Receiving the Evcharist: Succumb and Let’s Bee Homies

Receiving the Evcharist 2018

Receiving the Evcharist is our weekly feature where we pair choice albums with our favorite libations.  Drink from the cup of heresy. This week’s offering: Succumb’s XXI and Stone Brewing Company & Deschutes Brewing Company’s Let’s Bee Homies.


The Tunes: Succumb’s XXI

succumb xxi

While black metal has its infighting over whether to remain in orthodoxy or strike out into the experimental, death metal seems pretty content to keep chugging along (pun very much intended). It’s an established art form and by and large death metal bands play by these established rules. This isn’t really a problem for me; death metal generally has to do less to impress me than other genres I’m into, and a few fat riffs can get the job done. With that being said, man is it good to find a band that shakes things up from time to time, and no band is doing more to make death metal weird these days than Succumb. XXI is a perfect follow up to the band’s 2017 self-titled debut, infusing death metal with a manic energy, using dissonance and noise to warp the listening experience, and capping it off with Cheri Musrasrik’s distinctive barked vocal style. These songs feel like they’re about to fall apart at any minute in the best way possible, palpably tense and wildly unpredictable. XXI is death metal that is truly exciting.


The Booze: Stone Brewing Company & Deschutes Brewing Company’s Let’s Bee Homies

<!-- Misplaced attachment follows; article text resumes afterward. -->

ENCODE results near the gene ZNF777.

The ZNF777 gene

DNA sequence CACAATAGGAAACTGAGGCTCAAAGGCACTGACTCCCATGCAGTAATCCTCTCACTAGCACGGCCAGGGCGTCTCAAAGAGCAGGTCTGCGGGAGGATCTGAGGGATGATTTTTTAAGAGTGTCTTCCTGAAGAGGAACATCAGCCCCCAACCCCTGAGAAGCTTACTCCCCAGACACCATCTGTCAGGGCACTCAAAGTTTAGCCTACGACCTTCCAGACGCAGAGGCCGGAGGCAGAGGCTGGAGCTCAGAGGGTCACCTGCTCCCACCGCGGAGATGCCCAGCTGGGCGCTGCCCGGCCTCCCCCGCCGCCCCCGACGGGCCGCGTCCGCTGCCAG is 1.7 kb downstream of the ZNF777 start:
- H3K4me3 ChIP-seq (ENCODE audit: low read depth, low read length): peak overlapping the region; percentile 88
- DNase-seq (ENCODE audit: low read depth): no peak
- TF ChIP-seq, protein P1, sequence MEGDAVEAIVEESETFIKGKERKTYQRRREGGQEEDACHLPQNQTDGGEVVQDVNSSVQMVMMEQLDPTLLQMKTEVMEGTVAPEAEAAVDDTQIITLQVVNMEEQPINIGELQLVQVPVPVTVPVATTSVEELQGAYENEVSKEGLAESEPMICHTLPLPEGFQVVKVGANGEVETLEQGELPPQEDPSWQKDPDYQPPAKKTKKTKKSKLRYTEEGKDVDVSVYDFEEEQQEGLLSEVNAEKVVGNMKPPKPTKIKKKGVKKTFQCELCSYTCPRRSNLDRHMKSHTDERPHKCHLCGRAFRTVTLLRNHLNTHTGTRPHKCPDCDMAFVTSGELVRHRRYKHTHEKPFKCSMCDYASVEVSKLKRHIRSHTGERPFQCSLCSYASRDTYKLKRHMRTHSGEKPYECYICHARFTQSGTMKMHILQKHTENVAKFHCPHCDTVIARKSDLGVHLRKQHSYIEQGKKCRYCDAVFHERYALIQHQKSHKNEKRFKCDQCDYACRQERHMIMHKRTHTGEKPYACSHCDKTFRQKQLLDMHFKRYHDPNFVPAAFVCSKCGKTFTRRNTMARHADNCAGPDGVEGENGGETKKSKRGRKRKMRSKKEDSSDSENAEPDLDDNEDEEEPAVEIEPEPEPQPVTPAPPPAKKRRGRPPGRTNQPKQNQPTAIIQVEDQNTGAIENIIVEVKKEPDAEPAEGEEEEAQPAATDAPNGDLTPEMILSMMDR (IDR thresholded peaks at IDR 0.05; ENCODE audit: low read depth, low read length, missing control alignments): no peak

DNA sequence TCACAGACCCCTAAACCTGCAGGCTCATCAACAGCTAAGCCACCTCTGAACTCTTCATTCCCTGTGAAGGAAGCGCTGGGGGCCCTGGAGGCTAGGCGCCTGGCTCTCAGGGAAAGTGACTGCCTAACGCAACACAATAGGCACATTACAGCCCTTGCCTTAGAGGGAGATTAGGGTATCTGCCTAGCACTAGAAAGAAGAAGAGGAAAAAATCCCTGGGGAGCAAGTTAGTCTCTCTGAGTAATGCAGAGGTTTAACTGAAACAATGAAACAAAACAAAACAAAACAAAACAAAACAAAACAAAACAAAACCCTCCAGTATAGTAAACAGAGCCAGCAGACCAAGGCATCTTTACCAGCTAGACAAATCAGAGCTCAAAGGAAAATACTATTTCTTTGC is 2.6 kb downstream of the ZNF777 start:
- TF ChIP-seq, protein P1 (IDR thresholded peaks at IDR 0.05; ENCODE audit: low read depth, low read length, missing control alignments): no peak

One day at a nationwide beer industry event of some kind, the CEO’s of Stone and Deschutes had a sit down and thought to themselves, “You know, War was right. Why CAN’T we be friends?” At least, that’s how I picture the origin story of Let’s Bee Homies playing out. Someone can tell me if I’m wrong. At any rate, the concept behind this beer is very cool; brew a beer that celebrates both our relationship to one of the most important living things on the planet and the local produce these pollinators facilitate. Let’s Bee Homies incorporates equal parts Oregon blackberry honey and California orange blossom honey into a hazy IPA base to accentuate the floral and fruity notes this style is known for. There is still a surprising amount of bitterness present here, but the sticky notes of the two kinds of honey make for a really nice finish and a great mouth feel on top of it. A brew this good should inspire more cooperation amongst us all.


Cheers, and be good to each other,

Vincent

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